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Putin is pushing the Patriarch to the brink

Russian President Vladimir Putin leaves after a meeting with Russian Orthodox Patriarch Kirill last year (PA)

Russia has done shocking things in Ukraine – but, with a display of nerve that should surprise no one, it presents its designs on that country as the legitimate resurgence of an Orthodox Christian civilisation.

President Vladimir Putin opened his March 2014 speech marking Crimea’s annexation by reminding his Kremlin audience that the Black Sea peninsula was where Grand Prince Vladimir of Rus was baptised in 988 AD. “His spiritual feat of adopting Orthodoxy predetermined the overall basis of the culture, civilisation and human values that unite the peoples of Russia, Ukraine and Belarus,” he boldly declared.

In other words, Putin wants us to believe that the issue that sparked the Ukraine crisis – whether to sign an association agreement with the European Union – was not just a question of trade, but a choice between civilisations. He adopted a similar tactic during the winter of 2011-12, when tens of thousands of Russians took to the streets to demand democratic accountability. There was only one way he could go and still retain power: authoritarianism. And in order to legitimise it, he resorted to the notion of Russia as a separate, spiritually purer Orthodox civilisation.

Earlier, Putin had basked in the opportunity to rub shoulders with Western leaders at G8 summits. But, in 2013, he astonished international guests at his Valdai International Discussion Club – a crowd more accustomed to the intricacies of finance than theology – with an outburst against Western morality: “We can see how many of the Euro-Atlantic countries are actually rejecting their roots, including the Christian values that constitute the basis of Western civilisation. They are denying moral principles and all traditional identities: national, cultural, religious and even sexual.” In the Kremlin’s latest twist of this new narrative, Russia must save Ukraine from the clutches of a dissolute, gay-friendly West.

This rhetoric borrows heavily from ideas long expounded by the wily Russian Orthodox Patriarch Kirill. Although he is Patriarch of Moscow, his patriarchate is not limited to the state borders of the Russian Federation: he claims authority over what he calls his “canonical territory”, a vast area roughly contiguous with the former USSR. Its core is the empire that grew out of Grand Prince Vladimir’s proto-state of Rus: Russia, Ukraine and Belarus. In the Moscow Patriarchate’s understanding, this space comprises the Russian World, or Russkiy Mir. And Ukraine is crucial. At the foundation of this civilisation, Patriarch Kirill explained in a 2009 speech, is the Orthodox faith received “in the common baptismal font of Kiev” – the settlement where the people of Rus were baptised in the wake of Grand Prince Vladimir.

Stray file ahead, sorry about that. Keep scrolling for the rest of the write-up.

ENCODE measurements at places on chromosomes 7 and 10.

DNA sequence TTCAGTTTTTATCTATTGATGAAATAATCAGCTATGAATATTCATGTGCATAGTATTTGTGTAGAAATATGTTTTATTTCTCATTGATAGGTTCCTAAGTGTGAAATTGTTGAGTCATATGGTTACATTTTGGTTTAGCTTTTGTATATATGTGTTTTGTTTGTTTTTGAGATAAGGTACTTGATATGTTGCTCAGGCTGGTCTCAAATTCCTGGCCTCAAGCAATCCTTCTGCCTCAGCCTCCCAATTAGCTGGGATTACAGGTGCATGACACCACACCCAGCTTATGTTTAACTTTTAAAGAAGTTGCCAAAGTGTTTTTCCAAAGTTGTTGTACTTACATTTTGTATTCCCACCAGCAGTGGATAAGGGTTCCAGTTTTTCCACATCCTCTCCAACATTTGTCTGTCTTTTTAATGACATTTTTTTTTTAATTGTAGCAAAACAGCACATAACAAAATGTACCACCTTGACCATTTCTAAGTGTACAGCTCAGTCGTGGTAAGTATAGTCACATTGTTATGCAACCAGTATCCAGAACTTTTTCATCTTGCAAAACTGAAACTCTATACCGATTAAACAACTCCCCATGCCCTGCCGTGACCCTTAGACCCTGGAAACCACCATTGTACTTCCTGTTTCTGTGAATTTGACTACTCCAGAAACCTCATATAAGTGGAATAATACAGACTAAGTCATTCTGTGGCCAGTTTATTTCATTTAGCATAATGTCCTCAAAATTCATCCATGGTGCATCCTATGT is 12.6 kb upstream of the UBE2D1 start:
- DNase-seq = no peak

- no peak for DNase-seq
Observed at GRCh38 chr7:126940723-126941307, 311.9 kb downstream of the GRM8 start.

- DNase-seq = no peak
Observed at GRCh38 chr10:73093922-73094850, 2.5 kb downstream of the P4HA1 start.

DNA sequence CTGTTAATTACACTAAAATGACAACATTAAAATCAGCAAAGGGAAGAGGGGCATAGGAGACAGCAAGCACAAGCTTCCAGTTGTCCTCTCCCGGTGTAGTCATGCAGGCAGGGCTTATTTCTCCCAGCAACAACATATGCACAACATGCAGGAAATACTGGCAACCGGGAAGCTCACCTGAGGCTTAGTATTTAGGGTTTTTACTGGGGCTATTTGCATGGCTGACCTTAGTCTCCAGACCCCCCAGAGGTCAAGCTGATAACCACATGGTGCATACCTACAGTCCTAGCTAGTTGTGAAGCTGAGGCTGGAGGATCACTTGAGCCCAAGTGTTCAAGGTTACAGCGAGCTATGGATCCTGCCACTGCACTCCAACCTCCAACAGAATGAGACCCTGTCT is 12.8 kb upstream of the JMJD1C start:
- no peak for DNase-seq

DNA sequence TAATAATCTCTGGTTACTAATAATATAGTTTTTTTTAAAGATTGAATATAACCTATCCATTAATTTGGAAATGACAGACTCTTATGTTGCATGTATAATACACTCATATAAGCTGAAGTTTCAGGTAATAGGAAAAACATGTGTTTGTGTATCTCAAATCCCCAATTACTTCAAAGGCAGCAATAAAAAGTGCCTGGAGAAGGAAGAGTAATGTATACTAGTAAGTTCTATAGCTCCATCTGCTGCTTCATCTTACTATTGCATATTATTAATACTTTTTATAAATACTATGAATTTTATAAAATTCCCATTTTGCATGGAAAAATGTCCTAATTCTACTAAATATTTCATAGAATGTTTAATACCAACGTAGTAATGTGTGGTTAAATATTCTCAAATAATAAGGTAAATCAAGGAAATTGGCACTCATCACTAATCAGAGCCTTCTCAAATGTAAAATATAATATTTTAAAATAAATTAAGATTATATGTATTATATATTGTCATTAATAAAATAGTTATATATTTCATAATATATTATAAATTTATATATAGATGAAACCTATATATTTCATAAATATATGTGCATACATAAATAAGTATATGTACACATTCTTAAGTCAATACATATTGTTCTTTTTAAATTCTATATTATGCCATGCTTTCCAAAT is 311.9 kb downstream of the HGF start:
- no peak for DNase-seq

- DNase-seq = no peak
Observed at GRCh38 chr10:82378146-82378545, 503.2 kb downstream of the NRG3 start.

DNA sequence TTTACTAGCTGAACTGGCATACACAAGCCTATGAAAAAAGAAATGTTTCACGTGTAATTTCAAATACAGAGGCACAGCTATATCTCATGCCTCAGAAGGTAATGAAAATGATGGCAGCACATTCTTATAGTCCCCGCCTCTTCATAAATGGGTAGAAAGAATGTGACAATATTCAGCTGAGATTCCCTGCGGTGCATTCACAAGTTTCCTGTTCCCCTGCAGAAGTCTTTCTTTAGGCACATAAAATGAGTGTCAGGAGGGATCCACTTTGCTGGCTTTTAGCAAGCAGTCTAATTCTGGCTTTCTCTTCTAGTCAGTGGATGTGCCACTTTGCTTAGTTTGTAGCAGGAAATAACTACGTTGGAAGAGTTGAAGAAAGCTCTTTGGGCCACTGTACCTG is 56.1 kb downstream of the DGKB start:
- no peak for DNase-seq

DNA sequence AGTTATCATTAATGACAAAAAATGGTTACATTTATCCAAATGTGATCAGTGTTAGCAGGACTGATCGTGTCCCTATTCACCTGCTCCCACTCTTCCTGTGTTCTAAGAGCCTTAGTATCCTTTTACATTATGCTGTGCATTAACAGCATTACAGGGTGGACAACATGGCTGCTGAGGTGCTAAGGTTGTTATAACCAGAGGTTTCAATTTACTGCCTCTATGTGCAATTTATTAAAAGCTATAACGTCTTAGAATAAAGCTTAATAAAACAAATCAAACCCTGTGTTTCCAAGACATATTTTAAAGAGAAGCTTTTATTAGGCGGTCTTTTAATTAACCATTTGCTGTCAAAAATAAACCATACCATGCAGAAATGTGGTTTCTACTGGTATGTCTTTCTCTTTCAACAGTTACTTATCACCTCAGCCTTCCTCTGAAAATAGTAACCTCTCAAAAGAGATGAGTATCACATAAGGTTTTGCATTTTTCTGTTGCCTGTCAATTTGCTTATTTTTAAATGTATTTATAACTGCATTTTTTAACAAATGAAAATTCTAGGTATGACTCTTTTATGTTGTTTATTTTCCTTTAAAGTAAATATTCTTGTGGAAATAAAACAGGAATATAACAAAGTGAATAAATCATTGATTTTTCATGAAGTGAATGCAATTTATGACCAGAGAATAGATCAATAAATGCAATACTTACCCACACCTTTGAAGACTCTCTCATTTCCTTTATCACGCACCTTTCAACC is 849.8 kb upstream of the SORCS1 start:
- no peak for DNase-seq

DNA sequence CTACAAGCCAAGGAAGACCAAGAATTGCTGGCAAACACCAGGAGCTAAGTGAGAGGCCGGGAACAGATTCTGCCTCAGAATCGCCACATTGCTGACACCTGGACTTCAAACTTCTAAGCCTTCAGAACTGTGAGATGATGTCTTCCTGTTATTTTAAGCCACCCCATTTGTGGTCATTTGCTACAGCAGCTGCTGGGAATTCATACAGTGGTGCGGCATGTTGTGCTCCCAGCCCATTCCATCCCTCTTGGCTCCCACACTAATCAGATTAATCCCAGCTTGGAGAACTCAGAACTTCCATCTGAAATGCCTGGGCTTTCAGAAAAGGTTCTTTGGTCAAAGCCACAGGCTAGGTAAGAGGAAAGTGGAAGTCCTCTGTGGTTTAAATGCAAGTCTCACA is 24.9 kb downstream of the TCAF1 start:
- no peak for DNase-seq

To confine Russian Orthodoxy to Russia’s present borders, added Kirill, would be “to sin against historical truth and artificially sever from us millions of people who feel responsible for the fate of the Russian World and see its creation as their life’s work”.

Instead, the countries of Russia, Ukraine and Belarus should continue to create Russkiy Mir as a supranational project along the lines of the British Commonwealth, the patriarch suggested.

More than a spiritual message, this was an attempt by a politically ambitious patriarch to raise the Russian Orthodox Church’s public profile by boosting its standing with the Kremlin. New borders may separate the Russian Federation from Ukraine and other areas previously controlled from Moscow, Kirill was saying for the benefit of powerful ears, but Orthodox spirituality transcends them.

Kirill clearly envisaged this influence as “soft power”. Instead, Putin has adopted his worldview in the ruthless pursuit of hard objectives. Russian Orthodoxy is invoked to sanctify Moscow’s appropriation of Crimea and assertion of control over swathes of eastern Ukraine. There, the separatist Donetsk People’s Republic proclaims itself “an inalienable part of the Russian World as a Russian civilisation”. Its constitution specifies the faith of the Orthodox Church (Moscow Patriarchate) as “the foundation of the Russian World”, and elevates it as the Republic’s “primary and prevailing” faith – just as it was in the laws of the Russian empire.